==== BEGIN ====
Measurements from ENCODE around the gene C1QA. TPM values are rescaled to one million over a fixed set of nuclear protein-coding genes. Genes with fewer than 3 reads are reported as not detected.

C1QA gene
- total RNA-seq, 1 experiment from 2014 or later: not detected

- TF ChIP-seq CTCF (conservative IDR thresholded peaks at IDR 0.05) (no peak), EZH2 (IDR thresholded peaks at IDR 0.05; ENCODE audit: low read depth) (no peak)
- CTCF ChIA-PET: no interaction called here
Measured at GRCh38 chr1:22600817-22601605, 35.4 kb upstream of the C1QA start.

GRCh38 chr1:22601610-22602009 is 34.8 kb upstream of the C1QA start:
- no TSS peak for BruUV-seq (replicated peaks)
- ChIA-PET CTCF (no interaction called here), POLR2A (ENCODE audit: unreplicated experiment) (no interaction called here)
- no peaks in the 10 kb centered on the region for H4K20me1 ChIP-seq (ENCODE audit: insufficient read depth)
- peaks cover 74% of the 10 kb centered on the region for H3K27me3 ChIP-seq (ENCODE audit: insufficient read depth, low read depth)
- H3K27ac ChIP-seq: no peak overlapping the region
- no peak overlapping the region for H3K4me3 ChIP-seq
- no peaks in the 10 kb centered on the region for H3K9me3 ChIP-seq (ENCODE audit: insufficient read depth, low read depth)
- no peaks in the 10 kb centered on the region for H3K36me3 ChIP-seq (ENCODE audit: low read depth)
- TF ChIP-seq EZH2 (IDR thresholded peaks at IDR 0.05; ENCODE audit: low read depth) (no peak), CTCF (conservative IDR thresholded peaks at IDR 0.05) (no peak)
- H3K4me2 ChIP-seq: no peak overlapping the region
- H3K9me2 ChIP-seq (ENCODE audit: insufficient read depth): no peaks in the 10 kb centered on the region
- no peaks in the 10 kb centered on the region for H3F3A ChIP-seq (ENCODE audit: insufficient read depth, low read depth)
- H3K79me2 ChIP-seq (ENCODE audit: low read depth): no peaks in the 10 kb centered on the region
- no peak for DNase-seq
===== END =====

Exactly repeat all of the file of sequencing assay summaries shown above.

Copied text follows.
Measurements from ENCODE around the gene C1QA. TPM values are rescaled to one million over a fixed set of nuclear protein-coding genes. Genes with fewer than 3 reads are reported as not detected.

C1QA gene
- total RNA-seq, 1 experiment from 2014 or later: not detected

- TF ChIP-seq CTCF (conservative IDR thresholded peaks at IDR 0.05) (no peak), EZH2 (IDR thresholded peaks at IDR 0.05; ENCODE audit: low read depth) (no peak)
- CTCF ChIA-PET: no interaction called here
Measured at GRCh38 chr1:22600817-22601605, 35.4 kb upstream of the C1QA start.

GRCh38 chr1:22601610-22602009 is 34.8 kb upstream of the C1QA start:
- no TSS peak for BruUV-seq (replicated peaks)
- ChIA-PET CTCF (no interaction called here), POLR2A (ENCODE audit: unreplicated experiment) (no interaction called here)
- no peaks in the 10 kb centered on the region for H4K20me1 ChIP-seq (ENCODE audit: insufficient read depth)
- peaks cover 74% of the 10 kb centered on the region for H3K27me3 ChIP-seq (ENCODE audit: insufficient read depth, low read depth)
- H3K27ac ChIP-seq: no peak overlapping the region
- no peak overlapping the region for H3K4me3 ChIP-seq
- no peaks in the 10 kb centered on the region for H3K9me3 ChIP-seq (ENCODE audit: insufficient read depth, low read depth)
- no peaks in the 10 kb centered on the region for H3K36me3 ChIP-seq (ENCODE audit: low read depth)
- TF ChIP-seq EZH2 (IDR thresholded peaks at IDR 0.05; ENCODE audit: low read depth) (no peak), CTCF (conservative IDR thresholded peaks at IDR 0.05) (no peak)
- H3K4me2 ChIP-seq: no peak overlapping the region
- H3K9me2 ChIP-seq (ENCODE audit: insufficient read depth): no peaks in the 10 kb centered on the region
- no peaks in the 10 kb centered on the region for H3F3A ChIP-seq (ENCODE audit: insufficient read depth, low read depth)
- H3K79me2 ChIP-seq (ENCODE audit: low read depth): no peaks in the 10 kb centered on the region
- no peak for DNase-seq